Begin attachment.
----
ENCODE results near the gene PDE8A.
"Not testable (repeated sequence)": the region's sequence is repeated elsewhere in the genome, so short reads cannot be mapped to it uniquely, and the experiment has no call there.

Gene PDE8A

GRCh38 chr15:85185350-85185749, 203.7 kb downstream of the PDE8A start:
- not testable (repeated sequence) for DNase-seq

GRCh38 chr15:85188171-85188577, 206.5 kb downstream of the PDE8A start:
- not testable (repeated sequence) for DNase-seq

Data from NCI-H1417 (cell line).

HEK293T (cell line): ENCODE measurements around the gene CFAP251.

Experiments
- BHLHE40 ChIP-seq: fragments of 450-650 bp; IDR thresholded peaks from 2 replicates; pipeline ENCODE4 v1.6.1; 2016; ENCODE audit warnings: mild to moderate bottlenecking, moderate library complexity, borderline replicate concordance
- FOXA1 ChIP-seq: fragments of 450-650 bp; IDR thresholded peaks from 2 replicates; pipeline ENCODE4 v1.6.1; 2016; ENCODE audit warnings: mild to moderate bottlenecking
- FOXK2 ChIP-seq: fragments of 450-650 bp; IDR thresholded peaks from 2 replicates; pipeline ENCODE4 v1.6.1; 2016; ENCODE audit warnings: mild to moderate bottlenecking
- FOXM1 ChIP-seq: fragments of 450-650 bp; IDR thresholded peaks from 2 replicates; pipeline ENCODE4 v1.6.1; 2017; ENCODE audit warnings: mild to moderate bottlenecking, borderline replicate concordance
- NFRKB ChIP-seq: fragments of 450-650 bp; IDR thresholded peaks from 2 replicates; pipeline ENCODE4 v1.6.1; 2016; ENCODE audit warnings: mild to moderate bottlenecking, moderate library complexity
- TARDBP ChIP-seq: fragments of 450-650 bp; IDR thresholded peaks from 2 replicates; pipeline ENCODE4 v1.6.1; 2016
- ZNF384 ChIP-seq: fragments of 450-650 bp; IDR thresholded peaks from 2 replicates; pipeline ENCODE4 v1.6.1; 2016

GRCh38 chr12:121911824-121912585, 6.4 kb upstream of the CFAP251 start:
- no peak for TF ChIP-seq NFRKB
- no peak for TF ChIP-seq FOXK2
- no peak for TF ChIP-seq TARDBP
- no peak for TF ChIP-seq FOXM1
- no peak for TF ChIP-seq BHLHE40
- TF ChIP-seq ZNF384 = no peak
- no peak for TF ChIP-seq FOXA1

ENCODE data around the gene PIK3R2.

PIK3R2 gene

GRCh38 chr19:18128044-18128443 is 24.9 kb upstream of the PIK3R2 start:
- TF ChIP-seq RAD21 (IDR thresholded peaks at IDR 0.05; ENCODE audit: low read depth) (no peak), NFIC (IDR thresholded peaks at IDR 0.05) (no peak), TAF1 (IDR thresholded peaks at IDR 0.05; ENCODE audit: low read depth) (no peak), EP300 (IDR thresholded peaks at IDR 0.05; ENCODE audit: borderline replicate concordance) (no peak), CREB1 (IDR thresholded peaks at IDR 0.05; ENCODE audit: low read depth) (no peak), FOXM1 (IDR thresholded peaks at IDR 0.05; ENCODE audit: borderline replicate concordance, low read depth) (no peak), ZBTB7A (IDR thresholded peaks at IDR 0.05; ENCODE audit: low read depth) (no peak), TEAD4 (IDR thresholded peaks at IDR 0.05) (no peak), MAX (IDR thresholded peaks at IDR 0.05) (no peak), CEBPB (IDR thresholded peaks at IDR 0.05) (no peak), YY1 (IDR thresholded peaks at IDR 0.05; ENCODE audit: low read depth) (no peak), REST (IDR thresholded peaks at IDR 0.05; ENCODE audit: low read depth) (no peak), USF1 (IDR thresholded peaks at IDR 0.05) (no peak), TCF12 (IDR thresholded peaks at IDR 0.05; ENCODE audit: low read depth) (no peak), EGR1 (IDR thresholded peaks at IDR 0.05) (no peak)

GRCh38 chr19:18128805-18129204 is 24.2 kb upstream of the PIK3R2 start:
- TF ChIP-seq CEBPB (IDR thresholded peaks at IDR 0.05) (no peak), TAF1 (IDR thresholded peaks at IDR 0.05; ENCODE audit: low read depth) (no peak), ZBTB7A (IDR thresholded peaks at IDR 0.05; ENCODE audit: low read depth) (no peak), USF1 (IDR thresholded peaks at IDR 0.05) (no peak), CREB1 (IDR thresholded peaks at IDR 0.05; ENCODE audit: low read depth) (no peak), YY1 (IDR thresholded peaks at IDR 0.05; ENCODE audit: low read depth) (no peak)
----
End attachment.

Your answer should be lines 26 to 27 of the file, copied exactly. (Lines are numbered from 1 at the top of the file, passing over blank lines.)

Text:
ENCODE data around the gene PIK3R2.

PIK3R2 gene